If you are a mid-career Canadian or are nearing retirement, you might be making a mistake that several Canadians have been making. Fidelity Investments Inc. is an investment management fund that takes care of approximately $2.5 trillion in assets. It conducted a survey late in 2019 to understand what their biggest retirement mistake was.
Most of the Canadians that they surveyed did not consider picking the wrong stocks or poorly managing their asset allocation as their biggest mistake.
Just over 70% of the respondents of Fidelity Investment’s survey said they made the mistake of not investing in a retirement tax shelter like a Registered Retirement Savings Plan (RRSP) or a Tax-Free Savings Account (TFSA).
More than half of them considered this as the most significant mistake they have made. Even if you have an RRSP or TFSA, you might not be using them properly.
Understand how they work and what they offer
Both the RRSP and TFSA offer you several tax benefits that make them excellent accounts for accumulating retirement funds. There are, however, a few rules you need to understand once you have a TFSA or an RRSP.
You contribute post-tax money into the TFSA. It means you pay your taxes on the money before you contribute your funds to the account. Once you invest in a TFSA, you no longer need to pay taxes on earnings from your assets in the account. No withdrawal fees or maintenance charges for the account either.
RRSPs are the opposite. You will need to pay taxes on funds you withdraw from RRSPs, but you get a tax break from the account. Any contribution you make to your RRSP is deducted from your total taxable income.
There are several intricacies regarding both accounts that you should understand so that you can fully utilize the accounts. This includes understanding the contribution room, taxes on withdrawals, and unused contribution room.
Earning passive income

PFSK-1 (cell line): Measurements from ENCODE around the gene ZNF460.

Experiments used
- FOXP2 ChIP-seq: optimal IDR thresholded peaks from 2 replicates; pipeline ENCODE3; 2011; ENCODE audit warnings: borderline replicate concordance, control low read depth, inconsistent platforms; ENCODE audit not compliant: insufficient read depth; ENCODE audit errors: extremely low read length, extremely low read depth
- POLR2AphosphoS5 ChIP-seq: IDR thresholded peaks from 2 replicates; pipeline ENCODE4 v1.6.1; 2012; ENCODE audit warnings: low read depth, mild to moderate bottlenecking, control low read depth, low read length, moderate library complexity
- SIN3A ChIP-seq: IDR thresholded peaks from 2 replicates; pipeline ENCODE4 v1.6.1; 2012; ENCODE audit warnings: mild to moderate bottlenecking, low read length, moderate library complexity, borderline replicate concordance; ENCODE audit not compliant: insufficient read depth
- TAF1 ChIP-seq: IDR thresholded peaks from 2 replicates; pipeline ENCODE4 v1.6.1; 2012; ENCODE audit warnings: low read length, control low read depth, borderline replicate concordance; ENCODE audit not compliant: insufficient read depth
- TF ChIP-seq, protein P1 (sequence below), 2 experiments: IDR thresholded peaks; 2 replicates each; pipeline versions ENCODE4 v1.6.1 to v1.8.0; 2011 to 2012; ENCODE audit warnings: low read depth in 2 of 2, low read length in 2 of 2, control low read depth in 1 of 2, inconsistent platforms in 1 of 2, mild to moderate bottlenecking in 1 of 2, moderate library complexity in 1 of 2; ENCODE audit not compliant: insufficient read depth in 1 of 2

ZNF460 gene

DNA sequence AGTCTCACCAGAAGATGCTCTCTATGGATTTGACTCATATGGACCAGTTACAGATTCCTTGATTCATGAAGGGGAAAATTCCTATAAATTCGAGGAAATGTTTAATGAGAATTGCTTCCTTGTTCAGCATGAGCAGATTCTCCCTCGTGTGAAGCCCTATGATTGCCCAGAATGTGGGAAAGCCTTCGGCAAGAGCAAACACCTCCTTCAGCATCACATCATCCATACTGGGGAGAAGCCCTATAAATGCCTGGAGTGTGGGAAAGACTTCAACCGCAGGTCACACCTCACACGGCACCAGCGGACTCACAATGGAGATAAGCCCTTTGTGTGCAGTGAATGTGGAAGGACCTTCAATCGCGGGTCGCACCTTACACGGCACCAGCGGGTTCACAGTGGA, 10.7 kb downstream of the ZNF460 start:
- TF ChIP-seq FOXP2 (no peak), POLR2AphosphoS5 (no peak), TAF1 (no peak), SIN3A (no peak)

One of the best ways to maximize the benefits of both the TFSA and RRSP is to use their tax-sheltered status to earn passive income without incurring income tax. While you can use your accounts’ contribution room to store cash, you will have more of an advantage if you use the accounts to store income-generating assets.
Fortis is among the best defensive stocks trading on the TSX. The diversified utility company has regulated gas, electric, and electric transmission operations. It also has a long-term contracted hydroelectric power generator as well as a natural gas facility. It provides utility services to customers across Canada, the U.S., and the Caribbean.
The essential nature of this company’s operations gives it better insulation from the effects of a recession, whether it is due to economic reasons or the current global health crisis. People need their utilities regardless of the situation, which means Fortis will continue to generate revenue and finance its dividends.
Fortis is a buy-and-hold dividend-paying stock that can offer you substantial returns through its payouts in your TFSA and RRSP. At writing, the Fortis stock is trading for $50.62 per share with a 3.77% dividend yield.
Using your TFSA and RRSP to store income-generating assets can substantially grow your wealth without incurring taxes for the Canada Revenue Agency to collect. Over time, your tax-free passive income can accumulate to create a massive retirement fund you can enjoy during the best years of your life.
I think the Fortis stock could be the perfect way to begin building a portfolio in either a TFSA or RRSP.
Speaking of retirement funds ...
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This article represents the opinion of the writer, who may disagree with the “official” recommendation position of a Motley Fool premium service or advisor. We’re Motley! Questioning an investing thesis — even one of our own — helps us all think critically about investing and make decisions that help us become smarter, happier, and richer, so we sometimes publish articles that may not be in line with recommendations, rankings or other content.
Fool contributor Adam Othman has no position in any of the stocks mentioned.